Plymouth Albion's Henry Slade helps England Under-20s win Six Nations decider against Wales
CITY star Henry Slade and his former Plymouth Albion team-mate Jack Nowell played major roles in England Under-20s retaining their Six Nations crown in Wales.
While England's senior XV were crushed 30-3 by Wales at Cardiff's Millennium Stadium, the under-20s were crowned Six Nations champions for an unprecedented third time in a row after an impressive 28-15 victory at Eirias Park.
The West Country input into England's title treble was not inconsiderable with Cornishman Nowell and Plymothian Slade scoring 18 of their country's points.
Nowell scored a try and former Plymouth College student Slade, who turns 20 tomorrow, kicked 13 points to thwart their Welsh counterparts.
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As with Stuart Lancaster's England in the Welsh capital, the under-20 title could hardly have been more tantalisingly poised, with the winners taking the championship in the tournament's final fixture.
Unlike the Cardiff clash, though, where the hosts were in the ascendancy, Friday's tie was on knife edge for large parts of the encounter.
Wales fly-half Sam Davies was a constant threat with the boot, but two tries from flanker Harry Wells and one from Exeter Chiefs' wing Nowell, plus Slade's invaluable contribution tipped the match in England's favour.
Chiefs and Albion back-rower Luke Cowan-Dickie also started.
Wales took the game to England in the opening 10 minutes and were rewarded with the first points, Davies kicking over a penalty to put the hosts 3-0 to the good.
England hit straight back and a break from scrum-half Callum Braley eventually freed up Nowell to touch down in the corner.
With 17 minutes gone, Wales regained the lead when Davies' second penalty made it 6-5 before Slade had the chance to put England back into the lead, but saw his kick sail wide.
Davies slotted his third successful kick of the night with 25 minutes gone to make it 9-5 to the hosts.
Slade brought England to within a point after 34 minutes, his first successful kick of the night, with a penalty from just inside his own half.
As the opening period drew to a close, England opted for touch instead of a kick at the posts, a decision which was justified as back-rower Wells touched down for his first England try, converted by Slade.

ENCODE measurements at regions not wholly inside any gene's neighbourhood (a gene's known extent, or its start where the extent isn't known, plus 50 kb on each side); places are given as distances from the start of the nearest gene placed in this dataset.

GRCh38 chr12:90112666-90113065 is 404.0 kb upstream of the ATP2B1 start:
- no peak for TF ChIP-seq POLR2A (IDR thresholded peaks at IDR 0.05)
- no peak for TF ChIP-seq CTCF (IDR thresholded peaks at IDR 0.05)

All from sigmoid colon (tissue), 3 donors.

Wales were reduced to 14 men when number eight Ieuan Jones was sent to the sin-bin for repeat offences.
The hosts started the second period as they had the first, putting England under the cosh: pressure that was eventually rewarded as Davies stroked over his fourth penalty.
But Slade hit straight back for England to make the score 18-12 with 54 minutes played.
With the gap at six points, both sides were giving it a real go.
A Slade drop-goal increased the gap to nine, but Davies returned fire with his fifth penalty of the night to make it 21-15.
Wales pushed on knowing a converted try would win them the championship, but it was England who had the final say.
Slade again opted for touch with points on offer, but a strong driving maul was touched down by Wells for his second to give England a 28-15 victory and the title.
Departing England head coach Rob Hunter said: "It's a massive achievement and the guys deserve all the credit.
"They're a hard working group and this trophy is their reward for the work they have put in. Wales gave it a real go and full credit to them, we never felt comfortable."
England captain Jack Clifford said: "I'm so happy for all of the boys and the management. Everyone works so hard. To end up with this trophy as captain is a dream come true.
"Massive credit to the Welsh. At no point did we feel like the game was won until the final whistle."
England: Ollie Devoto, Anthony Watson, Tom Stephenson, Sam Hill, Jack Nowell, Henry Slade, Callum Braley; Luke Cowan-Dickie, Nathan Morris, Kyle Sinckler, Elliott Stooke, Dominic Barrow, Harry Wells, David Sisi, Jack Clifford. Reps: Max Crumpton, Danny Hobbs-Awoyemi, Danny Herriott, Tom Jubb, Gus Jones, Alex Day, Henry Purdy, Ben Howard